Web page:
surveillance care managers must balance the need for accurate and complete information with the class members right to privacy and self-determination it is important to verify the class member understands the purpose of the care manager’s actions if a class member resists involvement the care manager should reflect why this is occurring and make changes if needed care management must always be delivered in the member’s preferred language if this is not possible with multilingual staff agencies must incorporate interpreter services either in person or via a language line service while family and friends can provide informal interpretive services they can be unreliable or inaccurate translators especially around sensitive topics or with uncommon medical terms care managers should ensure that the class member is being communicated with effectively for some members this may involve non-verbal communication such as picture books or written materials work with the member to ensure their needs are being addressed effectively this ties in with cultural competency which is a vital part of care management and service delivery care managers must take it upon themselves to understand the members culture as well as their own cultural biases and expectations to ensure that the member’s care plan is not negatively impacted by implicit or explicit biases agencies should incorporate cultural competency into their staff training and professional development programs care managers may also encounter situations which involve ethical dilemmas or boundary crossings or violations with members it is important that care managers are trained on ethics and boundaries and have agency support in handling these situations care managers must also know and abide by the code of ethics of their profession and agency as well as all applicable laws rules and guidelines informed consent is the topic of another training but it is crucial to ensure throughout the process that the member understands what is happening and what they are agreeing to if a care manager is uncertain if a member can effectively understand what they are providing consent to they should take steps to ensure that the member does understand before they proceed finally agencies must have plans in place for crisis intervention as well as clinical supervision care managers must have support from their agencies with regards to professional growth and support as well as backup for addressing clinical issues that arise in the course of their work as crises occur the care manager must also have a firm understanding of what steps they should take to address the situation including which other agency staff must be involved when clinical crises occur while care management is a complicated process especially when dealing with members who have complex situations involving chronic conditions there are strategies that can ensure that it is as effective as possible early and consistent contact by the care manager is a key component in fostering successful care management frequent face-to-face contact is important in building and maintaining engagement between the class member and their care manager while phone and video contacts are helpful and an important tool for engagement and monitoring face-to-face contact provides additional assessment material and non-verbal information that cannot always be obtained remotely evidence-based practice is also crucial there is a wealth of scholarship regarding best practices for complex care management and incorporating the strategies that have been shown to be most effective with the populations we work with will increase the likelihood that these strategies are effective plans should also not be static or fixed documents they should be living breathing creations that are continually adapted to the members changing needs care managers are at their most effective when they have a strong grasp of the resources available in the members community this can be aided on an agency level by developing resource guides and individual care managers will benefit from building relationships with commonly used resources realistic goals are important in ensuring that members maintain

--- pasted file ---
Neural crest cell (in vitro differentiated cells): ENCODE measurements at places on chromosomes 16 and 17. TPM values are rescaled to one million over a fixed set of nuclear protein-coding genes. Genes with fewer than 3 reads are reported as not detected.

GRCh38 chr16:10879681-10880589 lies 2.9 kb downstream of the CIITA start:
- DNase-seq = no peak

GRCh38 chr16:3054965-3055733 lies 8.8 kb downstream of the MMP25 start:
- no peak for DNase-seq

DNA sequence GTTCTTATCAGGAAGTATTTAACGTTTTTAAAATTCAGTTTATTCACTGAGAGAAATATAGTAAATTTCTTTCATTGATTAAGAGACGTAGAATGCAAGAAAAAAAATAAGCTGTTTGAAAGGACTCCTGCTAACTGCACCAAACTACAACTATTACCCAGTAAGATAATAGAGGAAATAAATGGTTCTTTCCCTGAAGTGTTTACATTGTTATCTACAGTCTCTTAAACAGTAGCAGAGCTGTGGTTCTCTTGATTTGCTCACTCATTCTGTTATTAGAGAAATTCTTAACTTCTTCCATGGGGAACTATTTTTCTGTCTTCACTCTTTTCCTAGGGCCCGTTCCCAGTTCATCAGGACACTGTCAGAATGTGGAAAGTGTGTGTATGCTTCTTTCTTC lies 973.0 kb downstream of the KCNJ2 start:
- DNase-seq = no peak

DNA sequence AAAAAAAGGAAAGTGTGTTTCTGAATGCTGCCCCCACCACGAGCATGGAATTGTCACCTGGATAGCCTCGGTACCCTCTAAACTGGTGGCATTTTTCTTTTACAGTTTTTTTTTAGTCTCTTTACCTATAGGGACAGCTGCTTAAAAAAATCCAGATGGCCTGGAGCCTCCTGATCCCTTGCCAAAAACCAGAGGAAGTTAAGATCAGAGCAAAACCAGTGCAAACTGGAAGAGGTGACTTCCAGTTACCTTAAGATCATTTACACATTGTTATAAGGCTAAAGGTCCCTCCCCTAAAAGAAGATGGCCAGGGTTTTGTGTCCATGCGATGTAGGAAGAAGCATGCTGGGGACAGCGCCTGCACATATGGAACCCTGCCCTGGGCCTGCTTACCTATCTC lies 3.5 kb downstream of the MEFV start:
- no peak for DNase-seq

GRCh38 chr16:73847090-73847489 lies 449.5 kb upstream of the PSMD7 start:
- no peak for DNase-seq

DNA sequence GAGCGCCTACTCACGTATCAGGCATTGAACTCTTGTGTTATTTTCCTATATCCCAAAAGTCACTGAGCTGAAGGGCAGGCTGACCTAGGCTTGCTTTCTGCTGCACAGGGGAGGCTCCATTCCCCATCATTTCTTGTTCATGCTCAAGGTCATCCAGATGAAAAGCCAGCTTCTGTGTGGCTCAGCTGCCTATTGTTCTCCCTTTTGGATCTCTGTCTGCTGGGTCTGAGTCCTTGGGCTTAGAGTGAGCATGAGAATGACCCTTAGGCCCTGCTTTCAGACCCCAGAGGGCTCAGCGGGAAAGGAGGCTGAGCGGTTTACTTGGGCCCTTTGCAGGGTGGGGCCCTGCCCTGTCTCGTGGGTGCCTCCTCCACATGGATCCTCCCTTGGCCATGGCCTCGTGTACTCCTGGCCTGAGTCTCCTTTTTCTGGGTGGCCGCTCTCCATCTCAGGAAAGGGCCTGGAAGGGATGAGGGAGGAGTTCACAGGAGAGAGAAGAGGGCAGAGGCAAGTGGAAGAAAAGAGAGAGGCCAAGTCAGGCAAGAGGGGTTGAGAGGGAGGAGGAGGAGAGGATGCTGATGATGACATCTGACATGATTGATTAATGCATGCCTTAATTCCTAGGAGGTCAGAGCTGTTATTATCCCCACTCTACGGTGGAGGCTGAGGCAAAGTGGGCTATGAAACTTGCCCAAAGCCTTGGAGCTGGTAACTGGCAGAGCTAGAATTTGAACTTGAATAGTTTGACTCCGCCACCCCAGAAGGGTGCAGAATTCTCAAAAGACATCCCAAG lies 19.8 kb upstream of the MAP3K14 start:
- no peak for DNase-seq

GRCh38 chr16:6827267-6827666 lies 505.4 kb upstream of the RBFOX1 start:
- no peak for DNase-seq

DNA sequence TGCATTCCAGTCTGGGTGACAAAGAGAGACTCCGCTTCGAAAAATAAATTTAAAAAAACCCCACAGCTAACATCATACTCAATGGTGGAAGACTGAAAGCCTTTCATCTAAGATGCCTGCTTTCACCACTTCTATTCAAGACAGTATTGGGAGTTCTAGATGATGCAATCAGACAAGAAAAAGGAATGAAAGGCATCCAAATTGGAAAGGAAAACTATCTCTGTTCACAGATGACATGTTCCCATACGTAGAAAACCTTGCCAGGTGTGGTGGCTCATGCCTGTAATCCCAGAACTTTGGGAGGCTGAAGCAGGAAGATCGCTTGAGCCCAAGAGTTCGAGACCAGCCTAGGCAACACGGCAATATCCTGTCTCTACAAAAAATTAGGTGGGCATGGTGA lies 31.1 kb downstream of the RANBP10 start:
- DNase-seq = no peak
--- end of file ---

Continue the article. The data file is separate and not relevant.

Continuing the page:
motivation and engagement if the care manager or member are unrealistic in their expectations the member may become demoralized or lose their sense of self-efficacy the most effective plans have goals that the member believes are attainable early and consistent care manager assignment is a key feature of the comprehensive program care management process a care manager should become involved as early in the process as possible ideally at the beginning of a member’s involvement in the program and then the same person should follow the member through the entire process while not every agency has structured their program this way this level of consistency should be maintained as much as possible relationships are at the foundation of all care management functions this includes the care manager’s relationship with the member and with their family and social supports as well as with other health care providers service providers and other community resources care manager professional development can focus on relationship building skills and effective care managers will be effective at maintaining relationships with all of these parts of their members lives all comprehensive program providers incorporate multiple disciplines in their service provision care managers social workers counselors nurses medical or psychiatric providers occupational therapists etc when these different roles function in multi-disciplinary teams they are able to approach the member’s care collaboratively from multiple professional viewpoints finally continued professional development is crucial for all care managers agencies should ensure that care management staff have clinical support and supervision as well as ongoing training and professional development to help them effectively address the broad range of situations they encounter as care managers the care management team is a valuable resource for care managers by working in a team care managers can collaboratively develop relationships with resources and share those resources with one another in addition having multiple eyes on a particular situation allows care managers to troubleshoot challenges more effectively in a team care managers in a team can also provide support to one another during challenging situations or crises as well as celebrate successes as members move through the transition process the care management team is the foundation of success for your staff as well as the members you work with the content in this presentation includes material based on scholarly research in the field of care management for more information please review the references listed here current versions of all comprehensive program policies and forms as well as educational resources can be found on the colbert and williams training website managed by the uic college of nursing any questions can be directed to the colbert williams help desk email listed on that website thank you for your attention and efforts to ensure safe and successful member transitions